Homeowners Insurance For Veterans and Members of the Military

Members of the military should compare home insurance to find the best rates.

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Homeowners who are current members of the military or veterans may want to purchase home insurance, either because it's a VA mortgage loan requirement, or simply to protect themselves financially. Fortunately, homeowners insurance companies offer a variety of policy benefits and discounts particularly suited to military families.

Those who are on active duty should just take note that homeowners insurance policies may exclude certain portions of your coverage while you're deployed. However, by choosing the right insurer or adding an endorsement to your policy, you can ensure your coverage stays in place while you're deployed.

Home insurance requirements for VA loans

VA home loans require no down payment and typically have a lower interest rate than publicly available loans, but borrowers still must purchase homeowners insurance.

Homeowners who take out VA loans are required to purchase a policy with hazard insurance coverage that will pay for the cost to rebuild your home, should it be damaged or destroyed. The home insurance policy should cover, at minimum, the perils named in an HO-1 insurance policy, but you should consider adding greater coverage depending on the risks of the region you live in.

And if you live in a FEMA-designated special flood hazard area (SFHA), you'll also need to purchase flood insurance to qualify for a VA loan.

Lenders for VA loans usually require you to put your insurance payment in escrow as a safeguard to ensure that insurance payments are made promptly. How this works will vary depending on your lender, but you'll typically have to pay a certain amount—often 15 months' worth of premiums—upfront as a buffer, then continue to make monthly payments to maintain the balance.

However, VA loan recipients are not required to buy private mortgage insurance. Most of the time, when you open a mortgage with a down payment of less than 20%, your lender will require you to protect the mortgage with private mortgage insurance. But the federal government guarantees VA loans, meaning you are exempt from this requirement.

Which home insurance companies offer the best rates for veterans?

If you're on active duty, we recommend comparing policies from military-specific insurers first because they might better fit your needs.

Many homeowners insurance companies provide discounts or special rates just for people who have served in the military. Several military-specific insurance companies also offer low-cost policies specifically designed to fit the needs of active-duty and retired members of the military.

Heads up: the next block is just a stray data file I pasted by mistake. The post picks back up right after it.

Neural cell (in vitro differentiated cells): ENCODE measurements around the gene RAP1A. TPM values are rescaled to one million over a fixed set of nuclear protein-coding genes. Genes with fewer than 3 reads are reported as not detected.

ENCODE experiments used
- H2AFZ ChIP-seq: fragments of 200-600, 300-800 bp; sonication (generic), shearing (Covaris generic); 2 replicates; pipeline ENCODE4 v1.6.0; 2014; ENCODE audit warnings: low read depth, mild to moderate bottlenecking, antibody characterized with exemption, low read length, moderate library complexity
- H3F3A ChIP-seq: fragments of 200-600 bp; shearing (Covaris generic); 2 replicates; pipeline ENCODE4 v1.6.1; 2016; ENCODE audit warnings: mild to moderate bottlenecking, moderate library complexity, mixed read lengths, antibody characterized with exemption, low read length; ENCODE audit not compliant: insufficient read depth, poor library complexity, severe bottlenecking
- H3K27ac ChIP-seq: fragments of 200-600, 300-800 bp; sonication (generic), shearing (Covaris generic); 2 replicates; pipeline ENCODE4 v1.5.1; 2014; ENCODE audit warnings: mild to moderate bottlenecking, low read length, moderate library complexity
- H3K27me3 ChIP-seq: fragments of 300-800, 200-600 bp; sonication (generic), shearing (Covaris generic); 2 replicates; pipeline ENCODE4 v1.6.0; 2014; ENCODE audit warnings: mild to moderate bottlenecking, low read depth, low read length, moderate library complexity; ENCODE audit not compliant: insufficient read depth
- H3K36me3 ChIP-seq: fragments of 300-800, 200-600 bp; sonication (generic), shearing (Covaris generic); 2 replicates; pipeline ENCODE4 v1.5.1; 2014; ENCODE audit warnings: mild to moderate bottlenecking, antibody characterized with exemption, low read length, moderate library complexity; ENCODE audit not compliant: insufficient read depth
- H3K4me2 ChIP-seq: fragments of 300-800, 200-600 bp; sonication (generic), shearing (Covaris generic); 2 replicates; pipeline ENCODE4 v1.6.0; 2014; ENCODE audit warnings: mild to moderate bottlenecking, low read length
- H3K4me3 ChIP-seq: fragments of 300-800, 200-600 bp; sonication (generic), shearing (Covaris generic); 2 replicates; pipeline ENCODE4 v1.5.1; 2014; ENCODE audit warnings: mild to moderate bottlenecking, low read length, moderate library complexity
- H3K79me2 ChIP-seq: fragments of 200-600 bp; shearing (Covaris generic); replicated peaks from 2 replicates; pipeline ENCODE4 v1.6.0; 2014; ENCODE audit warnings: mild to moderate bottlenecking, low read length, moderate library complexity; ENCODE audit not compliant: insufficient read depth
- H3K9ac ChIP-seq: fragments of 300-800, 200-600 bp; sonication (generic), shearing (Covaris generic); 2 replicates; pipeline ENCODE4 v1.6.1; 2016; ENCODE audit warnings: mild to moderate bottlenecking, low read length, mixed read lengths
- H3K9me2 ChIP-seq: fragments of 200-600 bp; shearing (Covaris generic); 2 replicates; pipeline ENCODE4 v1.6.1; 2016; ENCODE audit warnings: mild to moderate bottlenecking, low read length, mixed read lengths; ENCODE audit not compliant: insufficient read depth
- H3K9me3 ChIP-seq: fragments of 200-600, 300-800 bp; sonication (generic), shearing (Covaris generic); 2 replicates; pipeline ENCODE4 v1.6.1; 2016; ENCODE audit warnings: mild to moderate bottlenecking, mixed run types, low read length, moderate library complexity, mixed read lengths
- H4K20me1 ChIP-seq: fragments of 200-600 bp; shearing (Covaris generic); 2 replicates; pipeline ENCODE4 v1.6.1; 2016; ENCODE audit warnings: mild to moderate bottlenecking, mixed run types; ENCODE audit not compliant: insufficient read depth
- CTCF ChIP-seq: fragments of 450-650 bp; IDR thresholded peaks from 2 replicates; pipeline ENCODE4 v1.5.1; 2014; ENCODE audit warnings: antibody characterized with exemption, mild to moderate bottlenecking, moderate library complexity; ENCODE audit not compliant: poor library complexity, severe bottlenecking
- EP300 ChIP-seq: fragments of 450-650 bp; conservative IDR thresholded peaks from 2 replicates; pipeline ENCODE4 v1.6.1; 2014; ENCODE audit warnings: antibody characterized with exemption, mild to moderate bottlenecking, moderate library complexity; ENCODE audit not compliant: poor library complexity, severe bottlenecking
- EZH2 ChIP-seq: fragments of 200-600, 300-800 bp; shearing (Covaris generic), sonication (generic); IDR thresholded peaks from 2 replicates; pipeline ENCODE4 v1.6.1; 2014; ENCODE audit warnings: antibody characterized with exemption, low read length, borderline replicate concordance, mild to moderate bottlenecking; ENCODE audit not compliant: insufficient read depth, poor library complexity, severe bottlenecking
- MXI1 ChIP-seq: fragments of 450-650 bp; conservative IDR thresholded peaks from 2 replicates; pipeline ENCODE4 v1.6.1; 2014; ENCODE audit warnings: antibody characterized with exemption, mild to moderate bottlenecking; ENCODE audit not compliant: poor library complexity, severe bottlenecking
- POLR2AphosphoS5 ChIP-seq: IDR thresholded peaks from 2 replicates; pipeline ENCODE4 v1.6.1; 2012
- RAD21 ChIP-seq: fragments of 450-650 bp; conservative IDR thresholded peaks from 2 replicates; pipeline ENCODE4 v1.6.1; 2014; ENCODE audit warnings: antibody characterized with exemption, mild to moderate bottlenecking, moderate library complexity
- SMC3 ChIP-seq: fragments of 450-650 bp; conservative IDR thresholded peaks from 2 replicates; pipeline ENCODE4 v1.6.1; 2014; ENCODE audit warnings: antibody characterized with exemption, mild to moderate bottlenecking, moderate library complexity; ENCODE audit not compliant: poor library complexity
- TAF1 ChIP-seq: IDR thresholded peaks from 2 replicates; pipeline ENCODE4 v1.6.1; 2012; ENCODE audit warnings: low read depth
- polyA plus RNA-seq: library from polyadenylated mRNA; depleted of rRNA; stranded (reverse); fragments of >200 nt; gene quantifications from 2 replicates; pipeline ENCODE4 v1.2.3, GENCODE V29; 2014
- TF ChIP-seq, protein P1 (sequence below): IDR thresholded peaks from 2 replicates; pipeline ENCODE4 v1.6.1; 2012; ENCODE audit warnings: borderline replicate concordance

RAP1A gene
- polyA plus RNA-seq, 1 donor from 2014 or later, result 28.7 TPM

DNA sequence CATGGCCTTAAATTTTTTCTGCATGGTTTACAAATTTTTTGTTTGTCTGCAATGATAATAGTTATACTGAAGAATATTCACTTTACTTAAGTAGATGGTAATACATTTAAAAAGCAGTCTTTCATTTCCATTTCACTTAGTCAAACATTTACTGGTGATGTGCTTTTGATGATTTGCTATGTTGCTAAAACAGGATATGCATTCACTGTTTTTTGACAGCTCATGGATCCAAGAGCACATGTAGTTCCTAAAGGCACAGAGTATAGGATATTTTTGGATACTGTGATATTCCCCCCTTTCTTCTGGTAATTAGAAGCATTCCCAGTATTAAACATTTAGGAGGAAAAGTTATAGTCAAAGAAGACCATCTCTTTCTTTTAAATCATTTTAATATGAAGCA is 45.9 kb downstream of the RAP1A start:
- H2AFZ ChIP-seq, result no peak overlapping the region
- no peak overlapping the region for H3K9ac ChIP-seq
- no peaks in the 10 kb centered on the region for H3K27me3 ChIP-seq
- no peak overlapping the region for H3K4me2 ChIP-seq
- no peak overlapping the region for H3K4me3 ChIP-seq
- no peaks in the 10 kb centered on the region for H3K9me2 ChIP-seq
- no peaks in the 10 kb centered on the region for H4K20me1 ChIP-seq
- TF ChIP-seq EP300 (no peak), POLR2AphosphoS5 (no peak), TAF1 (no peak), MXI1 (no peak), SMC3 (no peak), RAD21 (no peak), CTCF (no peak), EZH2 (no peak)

If you just need a basic policy, we recommend comparing quotes from military-specific insurers as well as those with veteran discounts, as each insurer has a different method of determining your rates.

Military-specific home insurance companies

There are a number of military-specific insurance companies that tailor their policies and rates to fit the needs of needs of members of the armed forces and their families. As these companies only provide services to people who have served in the military and their families, they do not provide an extra military discount.

However, annual premiums from insurers who specialize in military families tend to be very competitive with other insurance companies' rates. As such, they are often the best homeowners insurance carriers for veterans or active service members.

USAA is an especially popular choice among people in the armed forces, as they offer a range of financial services, including banking and credit cards, in addition to home and auto insurance. They offer many benefits that are well-suited for people in the military.

For example, USAA offers replacement cost coverage for all its homeowners insurance policies. Additionally, homeowners insurance policies from USAA cover anything you bring with you while on active duty, including your uniform. And any claim you make for your uniform or military equipment while on active duty won't be subject to a deductible, meaning you'll be reimbursed for the full cost of the lost or damaged property.

Veteran and military family home insurance discounts

Some insurers, like Progressive and Farmers, also offer military discounts to current and former members of the military, although availability varies by state. GEICO doesn't sell homeowners insurance directly, but many of the companies it partners with to offer homeowners insurance offer discounts to members of the military.